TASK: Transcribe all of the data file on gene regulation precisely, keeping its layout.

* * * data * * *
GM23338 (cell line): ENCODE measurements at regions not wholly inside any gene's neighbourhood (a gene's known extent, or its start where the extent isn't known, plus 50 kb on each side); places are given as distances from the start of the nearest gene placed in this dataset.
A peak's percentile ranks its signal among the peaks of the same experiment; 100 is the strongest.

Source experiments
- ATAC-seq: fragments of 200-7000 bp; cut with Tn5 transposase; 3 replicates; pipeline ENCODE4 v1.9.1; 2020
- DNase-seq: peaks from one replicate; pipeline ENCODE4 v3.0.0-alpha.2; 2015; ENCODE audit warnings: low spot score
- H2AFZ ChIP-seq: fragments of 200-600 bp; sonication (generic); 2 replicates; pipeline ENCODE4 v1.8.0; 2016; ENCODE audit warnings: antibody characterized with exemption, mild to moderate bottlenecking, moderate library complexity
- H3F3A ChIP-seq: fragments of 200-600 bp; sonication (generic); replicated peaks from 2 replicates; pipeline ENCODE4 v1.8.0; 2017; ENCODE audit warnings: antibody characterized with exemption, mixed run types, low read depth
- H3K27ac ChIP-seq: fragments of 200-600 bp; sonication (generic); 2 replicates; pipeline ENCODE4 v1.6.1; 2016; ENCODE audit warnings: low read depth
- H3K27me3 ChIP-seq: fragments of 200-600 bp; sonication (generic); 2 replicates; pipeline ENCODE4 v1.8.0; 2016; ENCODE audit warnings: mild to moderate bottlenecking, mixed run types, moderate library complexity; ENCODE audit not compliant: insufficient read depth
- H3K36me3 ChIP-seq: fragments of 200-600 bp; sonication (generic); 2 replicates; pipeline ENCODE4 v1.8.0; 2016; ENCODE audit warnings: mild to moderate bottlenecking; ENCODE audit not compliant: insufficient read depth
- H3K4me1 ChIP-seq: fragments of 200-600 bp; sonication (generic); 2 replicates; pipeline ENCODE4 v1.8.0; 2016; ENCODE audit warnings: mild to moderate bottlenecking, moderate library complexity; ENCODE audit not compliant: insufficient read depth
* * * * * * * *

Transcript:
GM23338 (cell line): ENCODE measurements at regions not wholly inside any gene's neighbourhood (a gene's known extent, or its start where the extent isn't known, plus 50 kb on each side); places are given as distances from the start of the nearest gene placed in this dataset.
A peak's percentile ranks its signal among the peaks of the same experiment; 100 is the strongest.

Source experiments
- ATAC-seq: fragments of 200-7000 bp; cut with Tn5 transposase; 3 replicates; pipeline ENCODE4 v1.9.1; 2020
- DNase-seq: peaks from one replicate; pipeline ENCODE4 v3.0.0-alpha.2; 2015; ENCODE audit warnings: low spot score
- H2AFZ ChIP-seq: fragments of 200-600 bp; sonication (generic); 2 replicates; pipeline ENCODE4 v1.8.0; 2016; ENCODE audit warnings: antibody characterized with exemption, mild to moderate bottlenecking, moderate library complexity
- H3F3A ChIP-seq: fragments of 200-600 bp; sonication (generic); replicated peaks from 2 replicates; pipeline ENCODE4 v1.8.0; 2017; ENCODE audit warnings: antibody characterized with exemption, mixed run types, low read depth
- H3K27ac ChIP-seq: fragments of 200-600 bp; sonication (generic); 2 replicates; pipeline ENCODE4 v1.6.1; 2016; ENCODE audit warnings: low read depth
- H3K27me3 ChIP-seq: fragments of 200-600 bp; sonication (generic); 2 replicates; pipeline ENCODE4 v1.8.0; 2016; ENCODE audit warnings: mild to moderate bottlenecking, mixed run types, moderate library complexity; ENCODE audit not compliant: insufficient read depth
- H3K36me3 ChIP-seq: fragments of 200-600 bp; sonication (generic); 2 replicates; pipeline ENCODE4 v1.8.0; 2016; ENCODE audit warnings: mild to moderate bottlenecking; ENCODE audit not compliant: insufficient read depth
- H3K4me1 ChIP-seq: fragments of 200-600 bp; sonication (generic); 2 replicates; pipeline ENCODE4 v1.8.0; 2016; ENCODE audit warnings: mild to moderate bottlenecking, moderate library complexity; ENCODE audit not compliant: insufficient read depth